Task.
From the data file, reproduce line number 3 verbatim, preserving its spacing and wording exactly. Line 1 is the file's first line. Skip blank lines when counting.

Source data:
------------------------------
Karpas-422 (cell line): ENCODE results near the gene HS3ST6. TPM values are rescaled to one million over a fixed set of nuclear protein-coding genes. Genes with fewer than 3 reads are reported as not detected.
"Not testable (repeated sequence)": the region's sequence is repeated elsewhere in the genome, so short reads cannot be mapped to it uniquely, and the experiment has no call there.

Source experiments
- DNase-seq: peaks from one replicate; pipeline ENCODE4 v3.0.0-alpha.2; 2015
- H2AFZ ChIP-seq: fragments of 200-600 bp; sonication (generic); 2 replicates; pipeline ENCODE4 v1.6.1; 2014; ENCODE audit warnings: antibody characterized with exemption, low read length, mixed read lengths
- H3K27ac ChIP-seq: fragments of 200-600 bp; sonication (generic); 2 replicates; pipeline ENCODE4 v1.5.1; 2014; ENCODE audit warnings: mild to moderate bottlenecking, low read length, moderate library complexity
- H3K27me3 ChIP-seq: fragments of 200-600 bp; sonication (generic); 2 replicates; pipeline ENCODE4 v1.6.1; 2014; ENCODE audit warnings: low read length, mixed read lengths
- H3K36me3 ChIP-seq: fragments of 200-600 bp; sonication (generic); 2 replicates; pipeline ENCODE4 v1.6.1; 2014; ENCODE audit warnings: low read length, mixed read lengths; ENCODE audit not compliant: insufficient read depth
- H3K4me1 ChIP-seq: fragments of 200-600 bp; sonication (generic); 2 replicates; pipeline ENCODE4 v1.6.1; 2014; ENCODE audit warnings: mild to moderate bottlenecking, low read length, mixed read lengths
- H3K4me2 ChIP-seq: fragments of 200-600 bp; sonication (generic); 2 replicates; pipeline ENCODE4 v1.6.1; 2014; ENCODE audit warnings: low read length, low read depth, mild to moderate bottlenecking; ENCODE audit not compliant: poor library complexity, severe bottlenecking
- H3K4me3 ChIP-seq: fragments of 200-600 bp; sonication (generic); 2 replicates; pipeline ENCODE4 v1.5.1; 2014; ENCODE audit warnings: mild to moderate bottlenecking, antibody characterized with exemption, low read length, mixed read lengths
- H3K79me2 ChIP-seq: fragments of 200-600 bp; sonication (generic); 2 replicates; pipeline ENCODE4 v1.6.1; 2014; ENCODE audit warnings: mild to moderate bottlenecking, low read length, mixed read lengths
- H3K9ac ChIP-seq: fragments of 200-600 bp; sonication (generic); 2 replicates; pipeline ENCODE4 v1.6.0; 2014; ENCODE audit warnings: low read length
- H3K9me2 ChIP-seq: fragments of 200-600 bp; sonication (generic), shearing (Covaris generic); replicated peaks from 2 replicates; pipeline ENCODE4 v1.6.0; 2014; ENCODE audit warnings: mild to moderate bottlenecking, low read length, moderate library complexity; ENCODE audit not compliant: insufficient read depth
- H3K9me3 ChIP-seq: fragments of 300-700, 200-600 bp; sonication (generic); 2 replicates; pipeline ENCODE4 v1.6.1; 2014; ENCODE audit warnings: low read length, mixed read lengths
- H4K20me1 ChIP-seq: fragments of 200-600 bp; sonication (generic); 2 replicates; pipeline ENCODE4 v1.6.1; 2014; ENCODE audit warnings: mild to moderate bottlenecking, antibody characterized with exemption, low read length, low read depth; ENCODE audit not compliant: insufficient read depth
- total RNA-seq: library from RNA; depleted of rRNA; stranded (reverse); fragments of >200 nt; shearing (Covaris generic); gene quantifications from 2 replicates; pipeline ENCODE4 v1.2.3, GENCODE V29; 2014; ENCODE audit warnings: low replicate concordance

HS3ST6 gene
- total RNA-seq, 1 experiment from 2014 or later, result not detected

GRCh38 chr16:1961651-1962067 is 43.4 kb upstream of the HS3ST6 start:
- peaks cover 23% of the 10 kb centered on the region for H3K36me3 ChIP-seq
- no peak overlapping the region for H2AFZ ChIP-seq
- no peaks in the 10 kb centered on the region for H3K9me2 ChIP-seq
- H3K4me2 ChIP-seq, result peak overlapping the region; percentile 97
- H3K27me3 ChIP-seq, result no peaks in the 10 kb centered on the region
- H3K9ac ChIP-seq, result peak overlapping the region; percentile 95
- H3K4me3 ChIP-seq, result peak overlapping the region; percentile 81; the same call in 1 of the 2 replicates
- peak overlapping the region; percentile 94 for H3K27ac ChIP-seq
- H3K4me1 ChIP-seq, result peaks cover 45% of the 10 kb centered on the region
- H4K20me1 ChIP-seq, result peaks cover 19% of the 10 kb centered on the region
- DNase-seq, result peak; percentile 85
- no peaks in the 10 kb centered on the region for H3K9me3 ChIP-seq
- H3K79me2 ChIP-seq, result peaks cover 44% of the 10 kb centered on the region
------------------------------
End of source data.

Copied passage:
Source experiments